By Solange De Santis
Religious organizations and faith leaders have key roles to play in helping women who are survivors of violence – including sexual assault committed in conflict situations — according to a panel of social activists at the U.N. Commission on the Status of Women meeting in New York.
The discussion was hosted on March 18 by We Will Speak Out, a movement of faith groups dedicated to ending silence and stigma concerning sexual and gender-based violence, and Side by Side, a network of people of faith committed to removing barriers to gender justice. It was a side event at the UNCSW’s 61st meeting, held March 13-24.
The theme – “Leaving no one behind” — linked women’s social and economic empowerment to recovery from gender-based violence.
Kikala Isobel Thomas, who is from Angola, talked about her work with the Savings with Education program – small, local, savings and lending groups supported by Episcopal Relief & Development.
“Women are behind men in access to credit. Survivors of violence are unemployed. They care for children and sick people and don’t have time to look for economic opportunities,” said Thomas, a community-development coordinator in the Anglican Diocese of Angola with the Mothers’ Union, a worldwide organization that developed within the Anglican Communion and supports families.
Savings with Education groups pool funds, then make loans to small businesses, often women-run. Giving assault survivors the means to support themselves and their families helps “break the silence” around sexual violence, Thomas said.
Angola experienced a 27-year civil war that ended in 2002. Thomas said she was a survivor of violence who found new hope. “My life was difficult. I was not able to have a house. I had a personal goal. I wanted to reach my children higher. From a violence survivor, I am now a provider.”
We Will Speak Out launched in 2011 as a response to a report from Tearfund, with then-Archbishop of Canterbury Rowan Williams hosting the launch, said the panel’s moderator, the Rev. Amy Gopp, vice president of external relations with IMAWorldHealth Tearfund is a British-based anti-poverty charity.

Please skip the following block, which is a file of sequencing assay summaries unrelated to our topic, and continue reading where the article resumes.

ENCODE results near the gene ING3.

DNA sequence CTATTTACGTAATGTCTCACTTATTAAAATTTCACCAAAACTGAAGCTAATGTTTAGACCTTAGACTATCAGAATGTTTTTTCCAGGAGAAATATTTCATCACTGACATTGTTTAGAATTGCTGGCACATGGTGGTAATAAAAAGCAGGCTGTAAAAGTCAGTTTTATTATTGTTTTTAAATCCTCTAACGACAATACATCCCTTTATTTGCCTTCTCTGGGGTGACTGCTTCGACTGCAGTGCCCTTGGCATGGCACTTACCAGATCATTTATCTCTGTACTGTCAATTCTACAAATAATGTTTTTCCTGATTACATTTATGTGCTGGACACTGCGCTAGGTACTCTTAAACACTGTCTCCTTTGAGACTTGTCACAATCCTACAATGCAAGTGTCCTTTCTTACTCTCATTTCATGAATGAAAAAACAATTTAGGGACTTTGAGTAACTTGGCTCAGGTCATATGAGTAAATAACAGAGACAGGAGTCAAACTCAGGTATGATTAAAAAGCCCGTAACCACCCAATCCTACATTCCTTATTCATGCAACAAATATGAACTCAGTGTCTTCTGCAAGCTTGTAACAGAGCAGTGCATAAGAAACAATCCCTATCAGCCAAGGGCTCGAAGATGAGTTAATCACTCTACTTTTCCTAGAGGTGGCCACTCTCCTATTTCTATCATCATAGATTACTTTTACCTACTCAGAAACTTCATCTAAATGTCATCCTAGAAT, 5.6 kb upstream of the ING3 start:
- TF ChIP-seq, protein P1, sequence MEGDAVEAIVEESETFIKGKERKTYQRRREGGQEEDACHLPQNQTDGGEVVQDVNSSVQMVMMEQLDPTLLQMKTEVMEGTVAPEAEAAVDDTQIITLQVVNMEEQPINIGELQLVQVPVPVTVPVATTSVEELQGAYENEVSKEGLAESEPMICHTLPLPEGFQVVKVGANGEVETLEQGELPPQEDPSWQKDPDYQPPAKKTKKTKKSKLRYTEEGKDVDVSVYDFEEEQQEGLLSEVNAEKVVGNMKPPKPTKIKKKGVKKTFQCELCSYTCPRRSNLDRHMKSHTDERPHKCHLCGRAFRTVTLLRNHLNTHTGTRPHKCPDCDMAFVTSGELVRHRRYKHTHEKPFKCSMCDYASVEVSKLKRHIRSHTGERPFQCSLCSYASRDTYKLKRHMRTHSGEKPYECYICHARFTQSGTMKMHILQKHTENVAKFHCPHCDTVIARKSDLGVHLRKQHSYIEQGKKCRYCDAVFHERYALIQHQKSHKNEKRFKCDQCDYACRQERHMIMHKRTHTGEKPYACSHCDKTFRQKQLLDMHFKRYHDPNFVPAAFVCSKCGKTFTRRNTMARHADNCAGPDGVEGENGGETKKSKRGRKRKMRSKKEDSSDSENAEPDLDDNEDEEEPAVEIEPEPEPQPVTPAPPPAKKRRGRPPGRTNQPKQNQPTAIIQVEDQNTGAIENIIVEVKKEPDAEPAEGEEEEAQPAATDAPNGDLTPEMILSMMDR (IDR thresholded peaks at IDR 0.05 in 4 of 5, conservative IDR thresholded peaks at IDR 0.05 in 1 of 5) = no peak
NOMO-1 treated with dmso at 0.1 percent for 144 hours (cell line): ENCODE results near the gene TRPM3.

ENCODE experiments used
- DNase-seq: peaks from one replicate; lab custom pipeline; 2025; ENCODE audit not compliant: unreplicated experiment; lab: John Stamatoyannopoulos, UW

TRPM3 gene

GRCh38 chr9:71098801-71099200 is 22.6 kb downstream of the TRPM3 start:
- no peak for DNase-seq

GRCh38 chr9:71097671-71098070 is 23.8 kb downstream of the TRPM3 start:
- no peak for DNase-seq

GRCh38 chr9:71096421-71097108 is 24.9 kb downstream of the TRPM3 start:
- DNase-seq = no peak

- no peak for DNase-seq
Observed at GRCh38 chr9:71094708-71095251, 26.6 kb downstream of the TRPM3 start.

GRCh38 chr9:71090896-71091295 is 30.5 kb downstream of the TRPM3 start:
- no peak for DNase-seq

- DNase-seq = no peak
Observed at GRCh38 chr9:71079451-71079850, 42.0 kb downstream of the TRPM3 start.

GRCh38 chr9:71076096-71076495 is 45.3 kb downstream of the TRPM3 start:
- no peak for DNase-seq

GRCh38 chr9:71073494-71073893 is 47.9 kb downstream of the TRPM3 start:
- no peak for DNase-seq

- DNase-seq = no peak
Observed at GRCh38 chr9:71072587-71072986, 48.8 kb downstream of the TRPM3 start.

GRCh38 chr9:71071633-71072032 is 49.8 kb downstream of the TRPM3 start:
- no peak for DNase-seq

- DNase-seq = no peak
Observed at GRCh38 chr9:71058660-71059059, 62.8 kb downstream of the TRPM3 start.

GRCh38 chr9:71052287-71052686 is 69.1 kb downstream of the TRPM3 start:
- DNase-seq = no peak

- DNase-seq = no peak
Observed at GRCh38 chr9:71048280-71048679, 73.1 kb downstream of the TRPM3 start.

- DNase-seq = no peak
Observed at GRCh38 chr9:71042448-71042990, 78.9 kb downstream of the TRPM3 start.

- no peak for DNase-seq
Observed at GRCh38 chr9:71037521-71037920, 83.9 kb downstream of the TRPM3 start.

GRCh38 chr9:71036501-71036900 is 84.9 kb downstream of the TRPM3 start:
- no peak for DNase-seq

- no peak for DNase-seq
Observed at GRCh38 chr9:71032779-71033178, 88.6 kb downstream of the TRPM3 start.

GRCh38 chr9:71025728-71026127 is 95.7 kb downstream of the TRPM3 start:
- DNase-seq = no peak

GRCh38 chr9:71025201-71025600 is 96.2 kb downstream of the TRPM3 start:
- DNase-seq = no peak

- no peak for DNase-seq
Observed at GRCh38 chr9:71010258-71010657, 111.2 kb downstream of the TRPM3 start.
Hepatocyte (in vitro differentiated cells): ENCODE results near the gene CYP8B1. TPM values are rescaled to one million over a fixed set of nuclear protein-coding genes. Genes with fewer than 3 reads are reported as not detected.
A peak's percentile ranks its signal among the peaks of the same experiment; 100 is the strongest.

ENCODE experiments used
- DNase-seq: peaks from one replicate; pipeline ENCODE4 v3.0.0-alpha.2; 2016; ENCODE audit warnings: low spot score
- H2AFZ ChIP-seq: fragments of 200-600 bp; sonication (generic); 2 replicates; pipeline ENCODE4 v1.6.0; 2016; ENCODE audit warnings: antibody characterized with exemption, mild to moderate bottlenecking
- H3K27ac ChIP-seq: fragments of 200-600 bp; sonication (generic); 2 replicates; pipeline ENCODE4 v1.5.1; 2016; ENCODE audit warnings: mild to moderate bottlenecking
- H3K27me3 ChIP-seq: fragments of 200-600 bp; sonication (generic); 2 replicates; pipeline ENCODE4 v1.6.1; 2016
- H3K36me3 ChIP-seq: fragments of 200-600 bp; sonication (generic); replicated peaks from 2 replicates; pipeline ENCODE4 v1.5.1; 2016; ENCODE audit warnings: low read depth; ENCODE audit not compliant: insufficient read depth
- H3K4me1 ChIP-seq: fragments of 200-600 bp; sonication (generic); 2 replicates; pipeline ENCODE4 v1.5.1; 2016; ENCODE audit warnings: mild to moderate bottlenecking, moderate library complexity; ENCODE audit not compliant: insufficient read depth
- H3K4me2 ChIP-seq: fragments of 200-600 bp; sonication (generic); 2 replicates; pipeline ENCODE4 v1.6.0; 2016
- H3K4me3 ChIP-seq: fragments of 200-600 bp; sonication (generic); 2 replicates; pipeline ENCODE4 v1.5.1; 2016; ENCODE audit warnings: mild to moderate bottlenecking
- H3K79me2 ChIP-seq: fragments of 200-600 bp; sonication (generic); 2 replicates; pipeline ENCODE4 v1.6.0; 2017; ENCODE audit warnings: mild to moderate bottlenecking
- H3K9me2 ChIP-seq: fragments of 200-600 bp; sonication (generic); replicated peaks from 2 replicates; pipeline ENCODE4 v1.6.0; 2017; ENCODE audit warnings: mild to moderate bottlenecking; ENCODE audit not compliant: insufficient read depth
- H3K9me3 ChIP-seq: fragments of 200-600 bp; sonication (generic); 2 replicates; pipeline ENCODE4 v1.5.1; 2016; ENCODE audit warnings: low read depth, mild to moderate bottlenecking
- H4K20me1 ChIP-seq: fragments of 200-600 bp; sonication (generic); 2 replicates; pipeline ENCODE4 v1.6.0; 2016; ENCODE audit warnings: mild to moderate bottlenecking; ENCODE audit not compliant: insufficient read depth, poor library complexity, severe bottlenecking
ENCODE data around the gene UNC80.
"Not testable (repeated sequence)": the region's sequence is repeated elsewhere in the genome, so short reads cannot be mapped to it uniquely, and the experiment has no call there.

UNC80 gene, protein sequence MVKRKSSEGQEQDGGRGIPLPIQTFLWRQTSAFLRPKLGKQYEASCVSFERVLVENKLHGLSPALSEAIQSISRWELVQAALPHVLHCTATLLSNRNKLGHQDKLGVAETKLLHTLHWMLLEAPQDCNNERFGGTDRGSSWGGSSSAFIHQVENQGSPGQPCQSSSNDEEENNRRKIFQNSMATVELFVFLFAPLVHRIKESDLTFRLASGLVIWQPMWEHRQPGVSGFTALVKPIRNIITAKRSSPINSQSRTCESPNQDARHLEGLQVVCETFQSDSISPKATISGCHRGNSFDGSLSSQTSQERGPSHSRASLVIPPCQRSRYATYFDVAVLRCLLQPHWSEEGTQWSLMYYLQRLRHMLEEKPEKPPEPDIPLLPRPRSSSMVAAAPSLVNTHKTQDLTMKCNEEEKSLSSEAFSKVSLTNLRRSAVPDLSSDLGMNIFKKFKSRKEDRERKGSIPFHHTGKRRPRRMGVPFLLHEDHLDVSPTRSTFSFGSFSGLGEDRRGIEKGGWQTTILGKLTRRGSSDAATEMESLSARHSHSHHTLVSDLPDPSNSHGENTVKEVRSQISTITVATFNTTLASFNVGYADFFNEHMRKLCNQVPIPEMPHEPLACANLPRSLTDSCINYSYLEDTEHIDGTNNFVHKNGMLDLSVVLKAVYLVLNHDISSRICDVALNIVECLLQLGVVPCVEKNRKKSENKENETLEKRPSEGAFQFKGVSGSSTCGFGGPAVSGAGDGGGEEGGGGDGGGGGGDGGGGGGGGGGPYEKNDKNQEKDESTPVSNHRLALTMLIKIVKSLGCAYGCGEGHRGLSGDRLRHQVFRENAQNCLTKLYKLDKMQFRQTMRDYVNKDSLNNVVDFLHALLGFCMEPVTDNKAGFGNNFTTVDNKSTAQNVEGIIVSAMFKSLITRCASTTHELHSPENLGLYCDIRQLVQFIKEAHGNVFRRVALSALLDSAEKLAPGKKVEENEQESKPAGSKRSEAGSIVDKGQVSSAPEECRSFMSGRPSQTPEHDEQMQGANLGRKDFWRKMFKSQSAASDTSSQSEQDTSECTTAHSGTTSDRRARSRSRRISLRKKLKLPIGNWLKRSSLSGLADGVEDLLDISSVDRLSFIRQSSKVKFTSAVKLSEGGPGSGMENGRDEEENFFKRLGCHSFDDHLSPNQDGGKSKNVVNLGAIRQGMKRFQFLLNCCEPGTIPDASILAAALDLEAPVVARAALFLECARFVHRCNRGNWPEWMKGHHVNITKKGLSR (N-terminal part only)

Panelist Maggie Sandilands, who works for Tearfund on humanitarian responses to sexual and gender-based violence, said faith groups could help minimize the social stigma surrounding sexual assault. Husbands and families often reject survivors, driving them into poverty, she noted.
In the Democratic Republic of Congo, a 16-year-old survivor was rejected by her family. “Volunteers took Mary into their home, but the pastor of the local church is also a volunteer. He is influential. He talked to the family, and they are reconciled,” Sandilands said.
“Faith groups need to be part of the response. That is what survivors are asking for … they want [faith groups] to be a safe place. They want to turn to faith leaders for help,” she said. For many survivors, she noted, religious leaders have contributed to the stigma.
Another panelist, the Rev. Javier Marquez Acosta, said that his country, Colombia, had seen armed conflict for 60 years, with eight million survivors of violence. “We don’t talk about it that much, so one of the key roles of the Catholic Church is to point out it is a huge problem and we need to do something about it.”
The church can help make the issue visible, help women regain their dignity and even provide physical protection, said Acosta, director of the Social Pastoral Secretariat of the Colombian Bishops Conference in the Roman Catholic Diocese of Montelibano, Córdoba. “An important role for the church is to be a bridge for survivors with other organizations that could support them, where the government does not have much credibility due to corruption.”
UNCSW is the principal global intergovernmental body exclusively dedicated to promoting gender equality and women’s empowerment.
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